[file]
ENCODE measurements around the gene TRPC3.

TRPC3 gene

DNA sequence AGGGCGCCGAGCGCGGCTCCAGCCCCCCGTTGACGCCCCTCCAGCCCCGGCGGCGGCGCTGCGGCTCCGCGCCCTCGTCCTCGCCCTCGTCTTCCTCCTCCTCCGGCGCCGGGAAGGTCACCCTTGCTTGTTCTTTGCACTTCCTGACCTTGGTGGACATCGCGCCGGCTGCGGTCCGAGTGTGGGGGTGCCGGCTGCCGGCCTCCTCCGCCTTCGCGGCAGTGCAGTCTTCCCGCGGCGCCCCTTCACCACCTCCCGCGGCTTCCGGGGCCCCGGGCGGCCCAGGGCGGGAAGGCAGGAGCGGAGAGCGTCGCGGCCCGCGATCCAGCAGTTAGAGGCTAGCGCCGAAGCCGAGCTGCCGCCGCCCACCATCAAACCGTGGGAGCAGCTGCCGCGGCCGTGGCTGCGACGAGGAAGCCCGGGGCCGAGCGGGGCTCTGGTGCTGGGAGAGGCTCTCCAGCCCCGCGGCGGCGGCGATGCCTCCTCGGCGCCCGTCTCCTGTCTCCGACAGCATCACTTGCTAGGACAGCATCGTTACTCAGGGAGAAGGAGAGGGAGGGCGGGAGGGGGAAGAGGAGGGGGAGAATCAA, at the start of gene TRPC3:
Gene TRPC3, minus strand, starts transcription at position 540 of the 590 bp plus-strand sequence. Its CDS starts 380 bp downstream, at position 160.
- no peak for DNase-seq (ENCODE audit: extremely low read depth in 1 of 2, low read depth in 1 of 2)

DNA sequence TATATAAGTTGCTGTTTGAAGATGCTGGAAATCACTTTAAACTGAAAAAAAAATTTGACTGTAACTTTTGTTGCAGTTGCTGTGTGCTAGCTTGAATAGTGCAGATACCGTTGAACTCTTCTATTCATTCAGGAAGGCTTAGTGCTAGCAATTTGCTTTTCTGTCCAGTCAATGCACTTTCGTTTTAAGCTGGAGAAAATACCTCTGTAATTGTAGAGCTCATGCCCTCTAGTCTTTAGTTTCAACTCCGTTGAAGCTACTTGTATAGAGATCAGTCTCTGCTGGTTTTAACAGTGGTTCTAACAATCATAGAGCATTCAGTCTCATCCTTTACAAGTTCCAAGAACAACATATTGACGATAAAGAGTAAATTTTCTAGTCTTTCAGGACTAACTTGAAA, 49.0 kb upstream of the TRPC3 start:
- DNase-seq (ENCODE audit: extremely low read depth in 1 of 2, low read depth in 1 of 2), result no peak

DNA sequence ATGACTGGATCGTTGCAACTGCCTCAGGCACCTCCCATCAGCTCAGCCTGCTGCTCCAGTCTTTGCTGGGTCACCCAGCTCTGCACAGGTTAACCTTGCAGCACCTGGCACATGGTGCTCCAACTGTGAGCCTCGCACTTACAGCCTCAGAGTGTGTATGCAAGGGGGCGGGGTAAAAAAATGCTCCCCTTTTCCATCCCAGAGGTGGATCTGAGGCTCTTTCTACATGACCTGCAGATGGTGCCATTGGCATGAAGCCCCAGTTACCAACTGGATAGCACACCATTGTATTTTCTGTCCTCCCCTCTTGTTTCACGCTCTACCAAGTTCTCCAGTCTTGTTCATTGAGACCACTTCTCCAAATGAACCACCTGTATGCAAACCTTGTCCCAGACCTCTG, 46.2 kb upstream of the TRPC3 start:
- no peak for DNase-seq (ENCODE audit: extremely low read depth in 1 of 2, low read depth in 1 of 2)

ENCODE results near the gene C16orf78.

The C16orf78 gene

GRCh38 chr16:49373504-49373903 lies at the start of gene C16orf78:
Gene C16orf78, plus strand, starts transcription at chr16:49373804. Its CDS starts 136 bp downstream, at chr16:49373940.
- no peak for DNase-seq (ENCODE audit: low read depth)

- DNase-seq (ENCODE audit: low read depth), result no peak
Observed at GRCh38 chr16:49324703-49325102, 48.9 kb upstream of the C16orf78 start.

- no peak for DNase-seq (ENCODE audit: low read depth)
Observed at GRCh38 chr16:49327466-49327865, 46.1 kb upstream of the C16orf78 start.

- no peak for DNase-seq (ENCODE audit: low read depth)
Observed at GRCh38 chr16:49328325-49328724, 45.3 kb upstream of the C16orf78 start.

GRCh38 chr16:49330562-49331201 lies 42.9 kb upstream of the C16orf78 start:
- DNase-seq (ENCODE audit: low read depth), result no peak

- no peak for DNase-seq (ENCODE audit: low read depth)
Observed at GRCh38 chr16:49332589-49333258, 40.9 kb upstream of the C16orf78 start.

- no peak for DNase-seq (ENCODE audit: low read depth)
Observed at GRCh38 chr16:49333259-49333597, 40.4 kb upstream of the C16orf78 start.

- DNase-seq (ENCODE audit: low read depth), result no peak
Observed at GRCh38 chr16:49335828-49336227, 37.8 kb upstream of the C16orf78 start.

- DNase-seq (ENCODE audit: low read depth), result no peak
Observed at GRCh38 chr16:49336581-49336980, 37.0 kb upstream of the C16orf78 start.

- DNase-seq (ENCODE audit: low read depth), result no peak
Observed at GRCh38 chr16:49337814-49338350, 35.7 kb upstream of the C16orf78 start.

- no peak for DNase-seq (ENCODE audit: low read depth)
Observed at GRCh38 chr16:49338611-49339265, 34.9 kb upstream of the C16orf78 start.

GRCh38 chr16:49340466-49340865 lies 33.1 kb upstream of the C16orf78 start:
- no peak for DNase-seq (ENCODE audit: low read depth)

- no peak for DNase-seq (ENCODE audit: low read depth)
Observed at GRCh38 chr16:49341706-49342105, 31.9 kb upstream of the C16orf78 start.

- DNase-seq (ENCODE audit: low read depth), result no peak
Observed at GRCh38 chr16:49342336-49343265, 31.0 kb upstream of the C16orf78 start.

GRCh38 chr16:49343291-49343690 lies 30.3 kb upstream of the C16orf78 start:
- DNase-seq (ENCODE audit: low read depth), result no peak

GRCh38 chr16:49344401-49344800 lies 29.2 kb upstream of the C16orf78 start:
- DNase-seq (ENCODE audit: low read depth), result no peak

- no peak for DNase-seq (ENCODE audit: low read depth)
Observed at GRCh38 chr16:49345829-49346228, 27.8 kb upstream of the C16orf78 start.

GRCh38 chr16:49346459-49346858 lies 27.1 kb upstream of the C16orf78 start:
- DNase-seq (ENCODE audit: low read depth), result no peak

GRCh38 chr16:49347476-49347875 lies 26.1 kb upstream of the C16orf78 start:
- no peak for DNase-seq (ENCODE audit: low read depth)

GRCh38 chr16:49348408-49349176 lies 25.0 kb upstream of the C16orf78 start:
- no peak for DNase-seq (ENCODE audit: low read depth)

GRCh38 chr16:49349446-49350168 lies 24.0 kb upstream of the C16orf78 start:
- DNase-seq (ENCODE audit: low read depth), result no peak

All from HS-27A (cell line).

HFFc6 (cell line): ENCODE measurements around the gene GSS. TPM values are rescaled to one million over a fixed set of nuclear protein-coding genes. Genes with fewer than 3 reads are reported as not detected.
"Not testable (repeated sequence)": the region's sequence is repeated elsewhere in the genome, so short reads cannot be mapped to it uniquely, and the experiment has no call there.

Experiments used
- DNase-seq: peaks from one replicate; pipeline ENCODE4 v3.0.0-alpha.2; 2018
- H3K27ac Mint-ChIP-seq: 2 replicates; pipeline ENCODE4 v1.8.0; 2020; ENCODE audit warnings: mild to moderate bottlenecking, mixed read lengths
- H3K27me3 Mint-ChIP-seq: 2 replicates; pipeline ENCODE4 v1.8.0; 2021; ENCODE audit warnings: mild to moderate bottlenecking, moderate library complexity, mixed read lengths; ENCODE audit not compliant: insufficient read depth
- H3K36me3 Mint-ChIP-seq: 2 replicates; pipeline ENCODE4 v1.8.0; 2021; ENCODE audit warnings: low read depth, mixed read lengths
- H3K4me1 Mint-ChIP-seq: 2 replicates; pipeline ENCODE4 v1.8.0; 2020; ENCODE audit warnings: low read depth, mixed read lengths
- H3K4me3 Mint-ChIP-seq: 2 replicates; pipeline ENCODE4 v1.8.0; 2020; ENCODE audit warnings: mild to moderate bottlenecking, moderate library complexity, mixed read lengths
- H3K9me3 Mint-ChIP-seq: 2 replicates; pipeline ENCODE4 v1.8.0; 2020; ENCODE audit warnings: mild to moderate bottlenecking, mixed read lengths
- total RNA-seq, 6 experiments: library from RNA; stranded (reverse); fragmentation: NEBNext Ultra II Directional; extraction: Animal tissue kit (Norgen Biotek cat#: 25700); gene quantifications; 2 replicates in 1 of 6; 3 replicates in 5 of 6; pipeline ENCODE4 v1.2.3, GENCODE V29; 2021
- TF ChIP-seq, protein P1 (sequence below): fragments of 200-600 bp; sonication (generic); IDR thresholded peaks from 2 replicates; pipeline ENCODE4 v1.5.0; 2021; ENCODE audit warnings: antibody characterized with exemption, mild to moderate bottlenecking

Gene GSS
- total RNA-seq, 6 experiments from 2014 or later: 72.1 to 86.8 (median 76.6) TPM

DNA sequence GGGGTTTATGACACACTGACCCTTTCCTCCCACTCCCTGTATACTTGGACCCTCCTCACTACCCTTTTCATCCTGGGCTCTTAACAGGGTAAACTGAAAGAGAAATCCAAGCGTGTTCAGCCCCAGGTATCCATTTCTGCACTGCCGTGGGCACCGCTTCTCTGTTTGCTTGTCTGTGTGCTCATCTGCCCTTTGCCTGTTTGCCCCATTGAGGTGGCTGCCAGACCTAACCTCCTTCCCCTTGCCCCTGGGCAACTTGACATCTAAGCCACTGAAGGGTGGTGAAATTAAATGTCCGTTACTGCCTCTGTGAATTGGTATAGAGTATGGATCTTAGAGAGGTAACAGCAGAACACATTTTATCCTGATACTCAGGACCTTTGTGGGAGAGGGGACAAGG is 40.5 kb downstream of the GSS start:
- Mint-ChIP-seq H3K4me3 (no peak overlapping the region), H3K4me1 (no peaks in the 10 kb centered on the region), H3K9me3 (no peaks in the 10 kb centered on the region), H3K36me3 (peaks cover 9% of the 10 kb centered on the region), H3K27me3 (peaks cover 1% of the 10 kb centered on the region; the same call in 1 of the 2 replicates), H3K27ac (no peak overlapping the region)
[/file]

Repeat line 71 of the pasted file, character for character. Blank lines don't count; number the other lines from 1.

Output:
- Mint-ChIP-seq H3K4me3 (no peak overlapping the region), H3K4me1 (no peaks in the 10 kb centered on the region), H3K9me3 (no peaks in the 10 kb centered on the region), H3K36me3 (peaks cover 9% of the 10 kb centered on the region), H3K27me3 (peaks cover 1% of the 10 kb centered on the region; the same call in 1 of the 2 replicates), H3K27ac (no peak overlapping the region)